Re: State of tcl/tk for woody ?
Anthony Towns <firstname.lastname@example.org> wrote:
> On Wed, Feb 28, 2001 at 04:14:04PM +0100, Gregor Hoffleit wrote: I noticed
> > that the tcl8.3/tk8.3 packages still have not yet made their way from
> > unstable into testing. update_execuses seems to imply that it's a problem
> > with the tcl8.3 source at the moment ('tcl8.3 (alpha arm i386 m68k powerpc
> > sparc source) is buggy (1 > 0)', 'not considered').
> > This 'buggy' seems to be triggered by Bug#87708 'sharedlibextension
> > incorrect, breaks pkg_mkIndex', which in fact is a grave bug in 8.3.2-6.
> woody's meant to be releasable at all times: if tcl8.3 were included in it,
> then woody would have a RC bug, and wouldn't be releasable; likewise, if
> python were included without tcl8.3, even though it depend on tcl8.3 (I
> presume?), then that'd make python uninstallable in woody, which also would
> be a RC bug, and woody wouldn't be releasable.
> So, someone needs to fix 87708, assuming it really is a grave bug (makes
> the package unusable in all circumstances)...
Well, my impression is that the current setup of the package pool has a
tendency to force the developers to *delay* fixes of non-RC bugs until the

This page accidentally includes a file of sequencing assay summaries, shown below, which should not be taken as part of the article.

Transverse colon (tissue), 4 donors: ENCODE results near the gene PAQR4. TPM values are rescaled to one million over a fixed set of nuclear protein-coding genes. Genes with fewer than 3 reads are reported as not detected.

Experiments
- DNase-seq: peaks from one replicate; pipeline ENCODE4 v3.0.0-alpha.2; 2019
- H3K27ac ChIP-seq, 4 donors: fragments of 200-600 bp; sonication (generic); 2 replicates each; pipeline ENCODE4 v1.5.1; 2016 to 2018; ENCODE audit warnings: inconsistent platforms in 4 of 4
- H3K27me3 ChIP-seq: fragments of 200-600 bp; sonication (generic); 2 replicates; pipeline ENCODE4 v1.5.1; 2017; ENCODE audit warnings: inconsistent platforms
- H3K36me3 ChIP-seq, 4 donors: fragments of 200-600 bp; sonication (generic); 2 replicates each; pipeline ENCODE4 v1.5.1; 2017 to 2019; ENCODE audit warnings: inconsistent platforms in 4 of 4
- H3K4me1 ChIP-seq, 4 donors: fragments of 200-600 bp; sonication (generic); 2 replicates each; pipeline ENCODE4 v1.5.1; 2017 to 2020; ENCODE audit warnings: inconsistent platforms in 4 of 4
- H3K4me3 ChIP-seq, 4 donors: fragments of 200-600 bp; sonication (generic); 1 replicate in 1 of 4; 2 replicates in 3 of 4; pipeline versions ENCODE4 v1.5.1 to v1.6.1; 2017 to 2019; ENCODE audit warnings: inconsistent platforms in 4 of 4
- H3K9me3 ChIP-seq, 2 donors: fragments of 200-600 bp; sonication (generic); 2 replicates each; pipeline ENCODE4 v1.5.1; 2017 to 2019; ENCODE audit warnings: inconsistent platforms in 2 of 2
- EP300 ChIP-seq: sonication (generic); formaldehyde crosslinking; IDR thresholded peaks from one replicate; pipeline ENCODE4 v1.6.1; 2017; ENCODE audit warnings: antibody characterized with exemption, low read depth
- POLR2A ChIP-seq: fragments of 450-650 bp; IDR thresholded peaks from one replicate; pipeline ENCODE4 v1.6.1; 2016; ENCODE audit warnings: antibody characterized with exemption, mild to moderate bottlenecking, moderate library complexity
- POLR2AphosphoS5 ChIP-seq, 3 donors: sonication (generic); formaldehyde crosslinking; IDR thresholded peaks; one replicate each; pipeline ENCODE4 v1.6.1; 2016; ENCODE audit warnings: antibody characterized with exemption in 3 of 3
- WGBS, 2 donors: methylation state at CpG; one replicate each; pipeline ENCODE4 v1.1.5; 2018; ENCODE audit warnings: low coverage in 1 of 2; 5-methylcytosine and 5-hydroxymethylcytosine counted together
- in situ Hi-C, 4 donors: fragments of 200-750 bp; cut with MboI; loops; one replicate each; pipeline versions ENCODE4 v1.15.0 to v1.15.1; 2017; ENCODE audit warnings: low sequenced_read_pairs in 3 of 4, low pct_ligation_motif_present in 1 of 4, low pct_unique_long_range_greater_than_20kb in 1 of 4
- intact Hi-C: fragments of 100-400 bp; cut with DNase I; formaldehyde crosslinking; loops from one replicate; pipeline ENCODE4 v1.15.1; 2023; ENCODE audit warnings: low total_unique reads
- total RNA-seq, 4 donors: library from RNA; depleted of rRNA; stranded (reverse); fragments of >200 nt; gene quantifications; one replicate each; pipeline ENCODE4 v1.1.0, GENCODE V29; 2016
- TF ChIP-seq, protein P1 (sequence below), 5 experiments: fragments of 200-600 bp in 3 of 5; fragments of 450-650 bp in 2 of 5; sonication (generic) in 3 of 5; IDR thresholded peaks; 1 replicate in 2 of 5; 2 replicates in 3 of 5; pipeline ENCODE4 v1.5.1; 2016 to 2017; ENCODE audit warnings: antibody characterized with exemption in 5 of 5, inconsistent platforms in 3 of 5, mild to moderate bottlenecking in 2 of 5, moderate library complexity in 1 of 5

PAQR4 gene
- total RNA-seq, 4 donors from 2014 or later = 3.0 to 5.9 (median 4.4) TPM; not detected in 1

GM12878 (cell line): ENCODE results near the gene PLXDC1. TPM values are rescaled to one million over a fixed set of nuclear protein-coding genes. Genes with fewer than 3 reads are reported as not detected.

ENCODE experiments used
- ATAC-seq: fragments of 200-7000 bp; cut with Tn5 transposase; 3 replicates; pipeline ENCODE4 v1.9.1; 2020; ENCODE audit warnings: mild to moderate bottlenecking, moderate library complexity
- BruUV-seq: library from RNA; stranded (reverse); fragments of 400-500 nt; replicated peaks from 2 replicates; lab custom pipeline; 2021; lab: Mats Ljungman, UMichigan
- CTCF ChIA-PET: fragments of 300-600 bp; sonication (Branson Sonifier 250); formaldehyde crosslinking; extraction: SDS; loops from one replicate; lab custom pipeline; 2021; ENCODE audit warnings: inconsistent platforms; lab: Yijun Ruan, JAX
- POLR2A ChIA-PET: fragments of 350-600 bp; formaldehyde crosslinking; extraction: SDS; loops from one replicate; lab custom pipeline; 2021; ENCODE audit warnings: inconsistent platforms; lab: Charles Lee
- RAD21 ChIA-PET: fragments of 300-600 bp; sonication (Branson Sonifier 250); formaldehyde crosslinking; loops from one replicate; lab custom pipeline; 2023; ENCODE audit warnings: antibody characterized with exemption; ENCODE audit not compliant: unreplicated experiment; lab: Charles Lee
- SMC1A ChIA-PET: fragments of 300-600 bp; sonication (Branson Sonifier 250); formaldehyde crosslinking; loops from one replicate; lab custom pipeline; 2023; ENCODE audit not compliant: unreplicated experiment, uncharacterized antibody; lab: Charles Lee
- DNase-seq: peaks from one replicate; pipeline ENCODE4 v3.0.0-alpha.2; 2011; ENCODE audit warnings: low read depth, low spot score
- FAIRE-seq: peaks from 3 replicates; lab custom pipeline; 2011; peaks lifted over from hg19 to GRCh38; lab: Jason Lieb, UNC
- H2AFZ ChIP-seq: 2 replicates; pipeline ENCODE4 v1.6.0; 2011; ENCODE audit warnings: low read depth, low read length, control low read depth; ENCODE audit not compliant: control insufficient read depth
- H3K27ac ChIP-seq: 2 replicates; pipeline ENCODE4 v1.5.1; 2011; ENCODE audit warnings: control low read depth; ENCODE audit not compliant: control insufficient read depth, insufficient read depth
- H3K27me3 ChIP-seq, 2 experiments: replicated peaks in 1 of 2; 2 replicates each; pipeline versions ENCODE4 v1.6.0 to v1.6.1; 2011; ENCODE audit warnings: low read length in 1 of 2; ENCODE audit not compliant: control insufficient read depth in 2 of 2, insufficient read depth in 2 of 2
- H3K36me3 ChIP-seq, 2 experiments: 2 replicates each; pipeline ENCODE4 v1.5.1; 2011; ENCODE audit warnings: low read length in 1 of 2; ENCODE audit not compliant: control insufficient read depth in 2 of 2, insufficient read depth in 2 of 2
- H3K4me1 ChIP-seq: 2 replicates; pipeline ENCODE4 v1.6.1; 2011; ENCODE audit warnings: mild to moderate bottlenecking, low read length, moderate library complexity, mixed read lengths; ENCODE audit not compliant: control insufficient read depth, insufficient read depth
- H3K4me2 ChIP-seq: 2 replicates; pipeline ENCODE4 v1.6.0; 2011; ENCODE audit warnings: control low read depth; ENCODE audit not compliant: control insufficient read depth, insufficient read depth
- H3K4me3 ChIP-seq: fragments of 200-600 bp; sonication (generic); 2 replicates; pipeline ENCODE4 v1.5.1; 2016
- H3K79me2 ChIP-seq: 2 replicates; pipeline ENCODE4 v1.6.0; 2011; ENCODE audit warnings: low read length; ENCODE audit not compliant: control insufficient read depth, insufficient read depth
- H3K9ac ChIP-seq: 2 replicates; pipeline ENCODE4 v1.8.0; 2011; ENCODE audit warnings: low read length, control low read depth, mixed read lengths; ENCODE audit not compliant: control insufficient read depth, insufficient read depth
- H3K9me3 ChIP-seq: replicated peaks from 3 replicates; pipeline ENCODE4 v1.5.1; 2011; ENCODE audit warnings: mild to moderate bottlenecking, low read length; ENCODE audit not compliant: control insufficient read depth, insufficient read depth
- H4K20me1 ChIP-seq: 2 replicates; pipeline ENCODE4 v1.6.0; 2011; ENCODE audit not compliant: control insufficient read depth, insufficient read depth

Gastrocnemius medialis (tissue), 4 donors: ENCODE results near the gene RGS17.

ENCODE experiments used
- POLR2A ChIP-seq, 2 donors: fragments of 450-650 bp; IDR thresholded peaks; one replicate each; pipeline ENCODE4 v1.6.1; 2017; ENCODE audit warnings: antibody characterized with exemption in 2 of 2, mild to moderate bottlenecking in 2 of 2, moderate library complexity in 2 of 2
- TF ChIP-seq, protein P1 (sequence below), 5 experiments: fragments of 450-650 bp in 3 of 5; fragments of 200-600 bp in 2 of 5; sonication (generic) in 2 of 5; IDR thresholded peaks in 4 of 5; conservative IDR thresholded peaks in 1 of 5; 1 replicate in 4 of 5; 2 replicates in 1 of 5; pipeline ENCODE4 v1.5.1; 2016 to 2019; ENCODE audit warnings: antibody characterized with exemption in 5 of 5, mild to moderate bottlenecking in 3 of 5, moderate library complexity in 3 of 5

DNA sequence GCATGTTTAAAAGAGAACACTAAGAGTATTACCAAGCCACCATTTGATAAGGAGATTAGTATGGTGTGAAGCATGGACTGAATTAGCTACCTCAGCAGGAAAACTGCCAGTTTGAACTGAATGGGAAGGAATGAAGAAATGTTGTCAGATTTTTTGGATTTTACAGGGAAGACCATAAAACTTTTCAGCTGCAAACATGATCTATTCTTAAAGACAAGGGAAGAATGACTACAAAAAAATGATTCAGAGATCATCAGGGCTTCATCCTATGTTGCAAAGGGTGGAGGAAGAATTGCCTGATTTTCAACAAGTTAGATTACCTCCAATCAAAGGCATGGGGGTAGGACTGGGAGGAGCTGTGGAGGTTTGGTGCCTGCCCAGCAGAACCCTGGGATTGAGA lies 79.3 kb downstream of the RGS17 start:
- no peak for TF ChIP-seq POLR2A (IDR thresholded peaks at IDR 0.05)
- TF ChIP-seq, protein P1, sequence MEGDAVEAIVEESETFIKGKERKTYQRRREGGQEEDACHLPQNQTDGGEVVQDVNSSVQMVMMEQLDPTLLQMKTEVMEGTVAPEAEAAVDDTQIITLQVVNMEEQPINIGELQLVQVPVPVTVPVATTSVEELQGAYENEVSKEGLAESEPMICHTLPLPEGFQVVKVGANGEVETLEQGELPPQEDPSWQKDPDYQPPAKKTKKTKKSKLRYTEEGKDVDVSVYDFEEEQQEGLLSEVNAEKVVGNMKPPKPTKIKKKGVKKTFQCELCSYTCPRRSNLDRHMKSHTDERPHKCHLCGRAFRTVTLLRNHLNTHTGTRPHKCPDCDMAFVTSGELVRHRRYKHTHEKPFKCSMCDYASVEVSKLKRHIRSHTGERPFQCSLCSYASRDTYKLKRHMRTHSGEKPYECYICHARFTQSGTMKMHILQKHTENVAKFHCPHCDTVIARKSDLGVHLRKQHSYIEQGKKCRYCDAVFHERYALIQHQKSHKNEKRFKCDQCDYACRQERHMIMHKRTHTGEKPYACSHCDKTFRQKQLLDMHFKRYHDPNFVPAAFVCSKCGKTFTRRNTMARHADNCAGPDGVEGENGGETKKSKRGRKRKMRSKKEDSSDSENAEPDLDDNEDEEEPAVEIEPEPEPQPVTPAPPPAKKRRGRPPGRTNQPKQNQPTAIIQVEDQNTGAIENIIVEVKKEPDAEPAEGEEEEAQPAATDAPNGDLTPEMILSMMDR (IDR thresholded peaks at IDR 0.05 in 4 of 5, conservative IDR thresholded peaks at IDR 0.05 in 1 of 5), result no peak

current unstable revision has been moved from into testing.
Imagine a revision 2.0-6 of an optional package had been in unstable for
8/10 days without any RC bugs, and finally all the architectures had catched
up. Therefore, this revision of the package would be moved into testing in
only 2 days.
Now if the maintainer would have fixed a few more problems and would upload
a new revision 2.0-7 to unstable, 2.0-6 would be completely dropped, and
2.0-7 would start again at 0/10 days, waiting for the autobuilders to catch
If he would simply wait another two days, 2.0-6 would get moved into
testing, and he could then go on and upload 2.0-7.
This is currently the case for the python2 package. I'll delay 2.0-7 until
2.0-6 gets moved into testing, finally.
This situation could be fixed if superceded revisions (such as 2.0-6) would
still be kept and considered for a move into testing. Certainly, the BTS
doesn't really support this, since it's not perfectly clear from the BTS if
a specific bug does apply to a previous revision as well.